Pregnancy w/ Negative Blood Type|
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Pregnancy w/ Negative Blood Type
By Andrea K on Wednesday, July 19, 2000 - 8:55 pm:
I would like to know if anyone is familiar with fetal incompatibility caused by the mother's negative blood.
My Japanese husband has positive blood and I am A-ve. I hope to start a family but am a little worried if hospitals in Tokyo are familiar with the problem.
I would love to hear from anyone in a similar situation who has given birth here. Information on a facility with English speaking staff would be great, but Japanese only is no problem.
By Cornelia on Thursday, July 20, 2000 - 3:10 am:
I believe it's not a problem with the first baby, only with later children (from the same father and mother). And the Japanese are definitely on top of this. In fact, statistically they have the best successful birth rate in the world. (This statistic of course is arguably so high because of low teenage pregnancy rates and a highly educated population with excellant access to good pre-natal care.)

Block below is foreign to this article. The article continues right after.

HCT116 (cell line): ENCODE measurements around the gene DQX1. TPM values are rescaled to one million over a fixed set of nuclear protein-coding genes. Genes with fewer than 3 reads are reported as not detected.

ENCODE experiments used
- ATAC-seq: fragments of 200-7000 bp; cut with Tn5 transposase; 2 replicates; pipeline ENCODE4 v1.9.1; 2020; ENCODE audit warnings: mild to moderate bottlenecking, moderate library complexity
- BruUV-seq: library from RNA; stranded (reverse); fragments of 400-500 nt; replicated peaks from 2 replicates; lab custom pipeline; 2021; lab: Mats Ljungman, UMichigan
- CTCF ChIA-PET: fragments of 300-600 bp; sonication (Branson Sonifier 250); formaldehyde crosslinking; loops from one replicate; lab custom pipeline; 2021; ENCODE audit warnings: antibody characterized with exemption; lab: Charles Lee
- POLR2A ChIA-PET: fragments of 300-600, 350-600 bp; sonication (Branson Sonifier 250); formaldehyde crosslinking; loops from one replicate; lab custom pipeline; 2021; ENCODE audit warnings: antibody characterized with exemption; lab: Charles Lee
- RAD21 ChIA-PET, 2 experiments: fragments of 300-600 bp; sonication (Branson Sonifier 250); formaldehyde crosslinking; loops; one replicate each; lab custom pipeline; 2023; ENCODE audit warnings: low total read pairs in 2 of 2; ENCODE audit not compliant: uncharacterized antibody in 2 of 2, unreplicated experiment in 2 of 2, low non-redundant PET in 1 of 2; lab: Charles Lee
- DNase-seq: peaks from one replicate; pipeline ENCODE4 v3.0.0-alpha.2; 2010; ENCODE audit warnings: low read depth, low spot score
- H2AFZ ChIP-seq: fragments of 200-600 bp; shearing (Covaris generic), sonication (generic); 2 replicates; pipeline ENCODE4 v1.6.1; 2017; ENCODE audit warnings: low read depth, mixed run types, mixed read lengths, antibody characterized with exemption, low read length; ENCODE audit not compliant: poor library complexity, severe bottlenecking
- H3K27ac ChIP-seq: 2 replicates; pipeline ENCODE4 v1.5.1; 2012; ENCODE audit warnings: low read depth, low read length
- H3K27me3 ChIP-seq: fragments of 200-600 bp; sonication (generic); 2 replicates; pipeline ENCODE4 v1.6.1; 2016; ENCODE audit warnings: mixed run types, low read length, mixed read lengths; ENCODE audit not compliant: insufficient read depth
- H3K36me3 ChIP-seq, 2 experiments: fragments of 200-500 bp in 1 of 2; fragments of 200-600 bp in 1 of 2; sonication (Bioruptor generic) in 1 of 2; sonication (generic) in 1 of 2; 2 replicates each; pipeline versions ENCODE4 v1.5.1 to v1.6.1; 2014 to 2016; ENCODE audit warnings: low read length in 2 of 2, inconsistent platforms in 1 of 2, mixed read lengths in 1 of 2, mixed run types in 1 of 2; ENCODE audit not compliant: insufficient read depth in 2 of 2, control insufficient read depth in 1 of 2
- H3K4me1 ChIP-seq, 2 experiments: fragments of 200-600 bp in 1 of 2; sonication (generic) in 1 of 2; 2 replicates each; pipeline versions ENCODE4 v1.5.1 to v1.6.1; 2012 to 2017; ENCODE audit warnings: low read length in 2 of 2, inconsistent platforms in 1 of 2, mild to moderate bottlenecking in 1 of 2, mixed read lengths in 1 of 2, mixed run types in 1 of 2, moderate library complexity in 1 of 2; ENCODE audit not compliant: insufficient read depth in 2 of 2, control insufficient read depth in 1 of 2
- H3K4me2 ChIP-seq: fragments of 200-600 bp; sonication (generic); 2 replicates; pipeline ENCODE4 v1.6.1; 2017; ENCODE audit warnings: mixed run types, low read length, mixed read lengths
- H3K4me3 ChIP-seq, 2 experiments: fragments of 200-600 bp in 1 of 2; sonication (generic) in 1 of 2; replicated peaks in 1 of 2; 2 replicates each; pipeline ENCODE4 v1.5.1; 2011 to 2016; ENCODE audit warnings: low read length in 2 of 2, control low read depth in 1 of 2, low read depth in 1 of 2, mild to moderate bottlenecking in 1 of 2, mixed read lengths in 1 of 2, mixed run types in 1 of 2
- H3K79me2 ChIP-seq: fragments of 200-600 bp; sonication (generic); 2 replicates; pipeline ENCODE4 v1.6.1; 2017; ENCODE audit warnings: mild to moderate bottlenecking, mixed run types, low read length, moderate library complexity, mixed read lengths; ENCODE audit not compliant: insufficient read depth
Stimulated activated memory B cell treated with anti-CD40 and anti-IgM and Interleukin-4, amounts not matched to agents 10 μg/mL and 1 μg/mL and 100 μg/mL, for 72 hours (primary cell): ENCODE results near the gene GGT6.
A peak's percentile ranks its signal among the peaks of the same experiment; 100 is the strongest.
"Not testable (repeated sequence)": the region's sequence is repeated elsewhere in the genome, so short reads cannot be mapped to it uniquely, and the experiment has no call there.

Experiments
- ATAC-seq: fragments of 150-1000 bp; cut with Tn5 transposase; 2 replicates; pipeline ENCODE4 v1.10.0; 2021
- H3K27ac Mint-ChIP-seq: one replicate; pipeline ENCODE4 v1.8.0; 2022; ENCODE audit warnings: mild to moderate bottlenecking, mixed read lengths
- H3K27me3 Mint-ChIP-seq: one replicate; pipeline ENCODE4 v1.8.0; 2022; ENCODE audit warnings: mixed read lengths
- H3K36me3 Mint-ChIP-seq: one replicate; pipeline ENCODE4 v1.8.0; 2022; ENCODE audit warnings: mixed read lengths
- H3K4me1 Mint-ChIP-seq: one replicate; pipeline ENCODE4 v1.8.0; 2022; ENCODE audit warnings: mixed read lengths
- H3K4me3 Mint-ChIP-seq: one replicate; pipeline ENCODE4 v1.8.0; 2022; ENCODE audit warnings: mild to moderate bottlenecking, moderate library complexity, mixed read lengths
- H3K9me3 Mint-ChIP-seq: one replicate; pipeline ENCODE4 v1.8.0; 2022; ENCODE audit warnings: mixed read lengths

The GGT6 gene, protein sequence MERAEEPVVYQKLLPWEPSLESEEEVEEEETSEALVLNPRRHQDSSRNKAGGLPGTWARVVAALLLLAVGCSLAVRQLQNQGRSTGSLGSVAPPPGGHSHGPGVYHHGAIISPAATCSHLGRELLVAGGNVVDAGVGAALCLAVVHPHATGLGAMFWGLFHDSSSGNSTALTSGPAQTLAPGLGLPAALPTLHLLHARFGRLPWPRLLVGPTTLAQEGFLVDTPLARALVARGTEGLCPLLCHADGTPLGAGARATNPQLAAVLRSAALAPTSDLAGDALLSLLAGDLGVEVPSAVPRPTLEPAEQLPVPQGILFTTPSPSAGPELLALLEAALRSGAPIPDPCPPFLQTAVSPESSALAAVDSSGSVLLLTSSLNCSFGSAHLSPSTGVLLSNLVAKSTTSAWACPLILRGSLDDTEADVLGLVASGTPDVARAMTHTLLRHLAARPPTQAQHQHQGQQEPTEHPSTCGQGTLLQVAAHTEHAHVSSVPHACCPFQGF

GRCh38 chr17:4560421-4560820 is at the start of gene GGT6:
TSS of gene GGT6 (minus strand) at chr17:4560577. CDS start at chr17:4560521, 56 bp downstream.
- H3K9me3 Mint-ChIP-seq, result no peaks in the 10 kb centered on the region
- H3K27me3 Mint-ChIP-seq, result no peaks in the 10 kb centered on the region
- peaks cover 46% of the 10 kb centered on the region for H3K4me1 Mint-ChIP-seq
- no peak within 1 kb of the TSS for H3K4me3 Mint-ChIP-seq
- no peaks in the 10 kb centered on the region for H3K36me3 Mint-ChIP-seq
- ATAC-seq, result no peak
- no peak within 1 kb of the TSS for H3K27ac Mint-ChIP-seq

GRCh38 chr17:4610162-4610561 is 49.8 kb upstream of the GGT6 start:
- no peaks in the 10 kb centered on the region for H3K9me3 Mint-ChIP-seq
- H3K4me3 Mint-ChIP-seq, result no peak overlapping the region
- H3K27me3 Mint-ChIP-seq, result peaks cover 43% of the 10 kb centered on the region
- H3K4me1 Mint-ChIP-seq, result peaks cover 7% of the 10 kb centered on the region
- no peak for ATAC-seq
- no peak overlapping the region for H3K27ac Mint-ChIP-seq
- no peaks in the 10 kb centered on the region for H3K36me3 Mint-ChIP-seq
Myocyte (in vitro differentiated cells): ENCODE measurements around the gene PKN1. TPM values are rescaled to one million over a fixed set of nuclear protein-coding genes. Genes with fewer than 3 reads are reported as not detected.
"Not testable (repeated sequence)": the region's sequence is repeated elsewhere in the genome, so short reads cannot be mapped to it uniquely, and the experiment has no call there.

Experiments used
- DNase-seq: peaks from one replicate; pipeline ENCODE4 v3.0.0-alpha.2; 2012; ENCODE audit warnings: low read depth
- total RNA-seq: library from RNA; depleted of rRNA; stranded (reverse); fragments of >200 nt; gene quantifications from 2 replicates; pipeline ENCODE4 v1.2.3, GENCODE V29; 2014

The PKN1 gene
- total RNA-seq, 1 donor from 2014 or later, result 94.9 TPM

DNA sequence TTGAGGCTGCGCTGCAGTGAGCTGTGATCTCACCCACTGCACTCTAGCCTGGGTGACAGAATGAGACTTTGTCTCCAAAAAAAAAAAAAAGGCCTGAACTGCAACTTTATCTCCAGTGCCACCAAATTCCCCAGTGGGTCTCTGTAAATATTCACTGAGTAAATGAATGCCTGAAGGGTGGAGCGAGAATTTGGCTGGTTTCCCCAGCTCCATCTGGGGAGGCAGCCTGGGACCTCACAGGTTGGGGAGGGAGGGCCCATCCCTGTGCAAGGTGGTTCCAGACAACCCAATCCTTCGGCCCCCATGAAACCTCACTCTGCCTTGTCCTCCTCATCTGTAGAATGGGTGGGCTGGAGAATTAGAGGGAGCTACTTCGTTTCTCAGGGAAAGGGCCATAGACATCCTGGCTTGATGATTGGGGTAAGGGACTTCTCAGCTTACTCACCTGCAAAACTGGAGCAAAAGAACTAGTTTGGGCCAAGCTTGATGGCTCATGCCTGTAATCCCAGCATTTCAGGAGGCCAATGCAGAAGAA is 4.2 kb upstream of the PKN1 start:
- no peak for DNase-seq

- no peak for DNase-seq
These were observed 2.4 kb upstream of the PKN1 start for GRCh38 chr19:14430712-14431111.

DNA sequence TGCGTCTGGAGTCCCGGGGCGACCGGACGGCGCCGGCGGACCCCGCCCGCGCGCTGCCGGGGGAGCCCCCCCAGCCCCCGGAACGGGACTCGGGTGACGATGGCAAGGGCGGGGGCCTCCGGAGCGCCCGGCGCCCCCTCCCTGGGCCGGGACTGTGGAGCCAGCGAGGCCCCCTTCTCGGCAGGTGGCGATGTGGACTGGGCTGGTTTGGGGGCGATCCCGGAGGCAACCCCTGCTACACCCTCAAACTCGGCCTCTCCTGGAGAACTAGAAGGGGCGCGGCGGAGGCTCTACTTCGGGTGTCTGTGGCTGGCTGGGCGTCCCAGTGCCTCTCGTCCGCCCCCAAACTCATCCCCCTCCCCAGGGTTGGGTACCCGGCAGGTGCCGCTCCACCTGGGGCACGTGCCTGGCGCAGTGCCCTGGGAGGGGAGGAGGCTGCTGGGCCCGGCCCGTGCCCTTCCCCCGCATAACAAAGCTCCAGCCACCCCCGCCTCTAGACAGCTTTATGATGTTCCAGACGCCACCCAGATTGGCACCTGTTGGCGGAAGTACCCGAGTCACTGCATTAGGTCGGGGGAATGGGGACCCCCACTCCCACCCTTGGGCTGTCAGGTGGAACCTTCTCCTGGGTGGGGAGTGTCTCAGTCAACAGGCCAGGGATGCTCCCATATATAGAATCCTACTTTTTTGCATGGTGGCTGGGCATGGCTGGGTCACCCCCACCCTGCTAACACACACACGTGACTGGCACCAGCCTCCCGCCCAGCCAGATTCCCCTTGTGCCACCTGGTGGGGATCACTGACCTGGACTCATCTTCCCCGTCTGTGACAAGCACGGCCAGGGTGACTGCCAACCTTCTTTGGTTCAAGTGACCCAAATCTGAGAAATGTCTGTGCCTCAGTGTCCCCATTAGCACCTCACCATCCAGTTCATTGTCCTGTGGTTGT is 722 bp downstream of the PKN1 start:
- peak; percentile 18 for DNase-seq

By Juliane Suzuki on Thursday, July 20, 2000 - 8:32 am:
I am Rh negative, my husband Rh positive and we have two children (I went back to Australia for the first birth and stayed in Japan for the second birth). Rh negative mothers are very rare in Japan, but the Japanese definitely know about the problem and will check your blood frequently during pregnancy. However, make sure you ask whether they are checking if you are producing antibodies (it's not checked for during a regular blood check for pregnant women). I had my daughter at a well-known hospital that deals with a lot of foreigners, but they had overlooked my Rh negative status even though it was my second pregnancy in Japan. Once I bought this to their attention, it was closely watched--so the lesson is never leave such situations up to ANY health professional anywhere, YOU need to make them aware of your situation. Upon birth, I was given an injection of Anti-D globin (in both cases), but the Japanese doctors gave me a "blood record card" that states I am Rh negative and another that states I was given an injection after birth. So, if anything, the Japanese doctors fussed more about me being Rh negative than the Aussie doctors did. Don't worry you will be fine when the time comes.
By Marniechan on Friday, July 21, 2000 - 10:30 am:
Andrea- I'm currently 31 weeks pregnant, and going to a hospital that doesn't see a large number of foreign patients. I have AB- blood, my husband has A+. My doctor is fully aware of the problem and doesn't seem at all worried about it; apparently, after the baby is born, I'll have a shot if the baby's blood tests Rh+. Hope this sets your mind at ease!